By establishing an explicit formal specification of the concepts in a particular domain and relations among them, ontologies provide the basis for reusing and integrating valuable domain knowledge within applications. Medical ontologies provide information associated with one or more diseases and numerous medically relevant concepts (e.g., laboratory and diagnostic procedures; physiologic, biologic, genetic, molecular functions; organs and body parts; diseases, symptoms, and medical findings; and others). Different relationships between concepts are reflected by the medical ontology. For example, different names for a same disease are provided in an “IS A” type relationship. Related morphologies (e.g., inflammation) and body location are other types of relationships in the medical ontology. Medical ontologies may also contain various terms associated to a medical concept representing the same (or similar) meaning for the concept.

Medical ontologies provide information for computer assisted medical decision support. Computer assisted medical decision support systems may be deterministic. For example, a rule-based system alerts clinicians to drug-drug interaction. The rules are determined manually from the medical ontology.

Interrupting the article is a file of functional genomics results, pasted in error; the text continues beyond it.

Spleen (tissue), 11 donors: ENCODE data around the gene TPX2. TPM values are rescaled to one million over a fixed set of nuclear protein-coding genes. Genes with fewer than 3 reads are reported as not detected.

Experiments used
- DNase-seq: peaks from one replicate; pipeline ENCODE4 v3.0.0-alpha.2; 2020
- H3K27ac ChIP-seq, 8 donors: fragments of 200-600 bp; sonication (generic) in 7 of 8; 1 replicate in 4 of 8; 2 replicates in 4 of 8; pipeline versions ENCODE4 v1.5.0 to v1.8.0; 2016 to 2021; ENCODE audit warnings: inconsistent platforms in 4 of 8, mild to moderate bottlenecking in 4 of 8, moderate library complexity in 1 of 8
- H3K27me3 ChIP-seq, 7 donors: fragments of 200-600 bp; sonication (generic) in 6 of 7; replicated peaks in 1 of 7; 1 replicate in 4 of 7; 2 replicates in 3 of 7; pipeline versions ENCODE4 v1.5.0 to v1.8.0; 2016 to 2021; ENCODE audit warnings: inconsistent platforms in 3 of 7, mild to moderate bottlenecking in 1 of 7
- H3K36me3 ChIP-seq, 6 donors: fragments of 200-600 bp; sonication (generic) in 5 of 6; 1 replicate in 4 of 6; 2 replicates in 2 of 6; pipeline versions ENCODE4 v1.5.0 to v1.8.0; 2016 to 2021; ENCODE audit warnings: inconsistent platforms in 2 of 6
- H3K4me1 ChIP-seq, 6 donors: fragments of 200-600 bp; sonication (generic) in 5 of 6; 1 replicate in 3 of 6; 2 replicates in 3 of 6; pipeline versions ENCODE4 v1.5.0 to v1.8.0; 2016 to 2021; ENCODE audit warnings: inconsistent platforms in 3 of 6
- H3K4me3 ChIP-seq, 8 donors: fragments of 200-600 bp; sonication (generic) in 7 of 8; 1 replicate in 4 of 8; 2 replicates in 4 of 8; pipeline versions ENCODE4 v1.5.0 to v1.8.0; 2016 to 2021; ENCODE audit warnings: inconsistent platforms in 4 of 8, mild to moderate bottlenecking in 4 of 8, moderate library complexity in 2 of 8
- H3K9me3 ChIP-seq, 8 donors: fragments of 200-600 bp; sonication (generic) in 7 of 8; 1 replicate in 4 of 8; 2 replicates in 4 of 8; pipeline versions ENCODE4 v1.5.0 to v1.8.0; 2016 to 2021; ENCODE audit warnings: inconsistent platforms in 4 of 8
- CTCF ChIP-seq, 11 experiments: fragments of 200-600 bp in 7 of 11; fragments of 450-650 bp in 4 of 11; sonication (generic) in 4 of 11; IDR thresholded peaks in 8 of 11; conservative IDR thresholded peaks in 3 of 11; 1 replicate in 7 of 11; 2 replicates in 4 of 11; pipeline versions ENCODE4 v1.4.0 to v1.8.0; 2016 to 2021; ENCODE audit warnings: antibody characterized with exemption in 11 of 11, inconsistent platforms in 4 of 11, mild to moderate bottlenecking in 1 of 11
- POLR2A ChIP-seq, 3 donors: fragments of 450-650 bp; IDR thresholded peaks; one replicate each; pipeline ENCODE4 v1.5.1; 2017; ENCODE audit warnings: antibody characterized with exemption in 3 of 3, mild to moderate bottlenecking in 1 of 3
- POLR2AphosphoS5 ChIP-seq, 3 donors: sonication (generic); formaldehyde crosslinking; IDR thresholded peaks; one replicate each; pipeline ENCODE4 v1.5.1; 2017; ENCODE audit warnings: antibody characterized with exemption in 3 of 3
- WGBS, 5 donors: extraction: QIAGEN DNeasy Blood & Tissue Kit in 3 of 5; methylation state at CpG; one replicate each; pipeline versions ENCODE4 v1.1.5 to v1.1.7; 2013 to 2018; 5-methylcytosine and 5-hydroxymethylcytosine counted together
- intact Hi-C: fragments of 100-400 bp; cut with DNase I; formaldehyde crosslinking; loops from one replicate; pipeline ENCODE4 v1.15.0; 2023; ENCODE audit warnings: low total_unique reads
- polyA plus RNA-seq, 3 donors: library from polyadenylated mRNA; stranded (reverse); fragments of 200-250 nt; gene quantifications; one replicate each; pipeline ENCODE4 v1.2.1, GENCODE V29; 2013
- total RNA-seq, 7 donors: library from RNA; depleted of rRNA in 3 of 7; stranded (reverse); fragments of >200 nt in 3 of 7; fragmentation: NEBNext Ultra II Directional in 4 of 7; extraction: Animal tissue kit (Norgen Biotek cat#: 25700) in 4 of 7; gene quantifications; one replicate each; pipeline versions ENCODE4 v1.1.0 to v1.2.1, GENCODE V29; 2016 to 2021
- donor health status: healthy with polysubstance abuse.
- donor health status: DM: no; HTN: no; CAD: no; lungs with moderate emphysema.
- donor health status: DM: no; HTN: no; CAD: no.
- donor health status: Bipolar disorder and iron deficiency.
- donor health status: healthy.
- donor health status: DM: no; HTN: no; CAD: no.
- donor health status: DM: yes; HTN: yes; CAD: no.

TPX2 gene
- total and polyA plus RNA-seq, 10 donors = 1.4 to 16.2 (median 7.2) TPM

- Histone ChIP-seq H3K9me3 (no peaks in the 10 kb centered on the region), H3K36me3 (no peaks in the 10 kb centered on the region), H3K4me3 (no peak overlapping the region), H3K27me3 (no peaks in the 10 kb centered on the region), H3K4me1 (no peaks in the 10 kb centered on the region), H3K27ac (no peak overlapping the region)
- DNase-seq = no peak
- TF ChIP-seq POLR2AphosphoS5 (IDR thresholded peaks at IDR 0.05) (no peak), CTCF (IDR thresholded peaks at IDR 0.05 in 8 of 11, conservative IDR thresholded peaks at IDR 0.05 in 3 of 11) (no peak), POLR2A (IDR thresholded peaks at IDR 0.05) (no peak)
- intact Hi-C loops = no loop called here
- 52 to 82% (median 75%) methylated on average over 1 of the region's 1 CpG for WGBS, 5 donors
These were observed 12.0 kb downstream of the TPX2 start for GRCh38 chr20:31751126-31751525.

Machine learning algorithms are applied in order to extract useful knowledge in different problem domains by searching for interesting patterns (dependencies) in large volumes of data. The principle of instance (patient) similarity is the basis for many machine learning algorithms. The main assumption in supervised, unsupervised and semi-supervised machine learning algorithms is that the instances of the same class (cluster) are more similar to each other than the instances of different classes (clusters).

Traditional machine learning algorithms are not able to incorporate background domain knowledge, but instead work with a sequence of instances, where each instance is represented by a single feature (attribute) vector describing the instance.

The use of ontologies in data mining is focused on homogeneously represented cases and use taxonomic distance and ontologies with “is_a” relations. These techniques are not particularly suitable for mining complex medical data. The focus in the so-called knowledge-intensive similarity measures is on creating a customised distance function for each particular feature, and not on the total aggregated distance (similarity). One-level feature grouping and either building a separate model for each semantic group (ensemble learning) or aggregating partial distances calculated within each group have been proposed.

BRIEF SUMMARY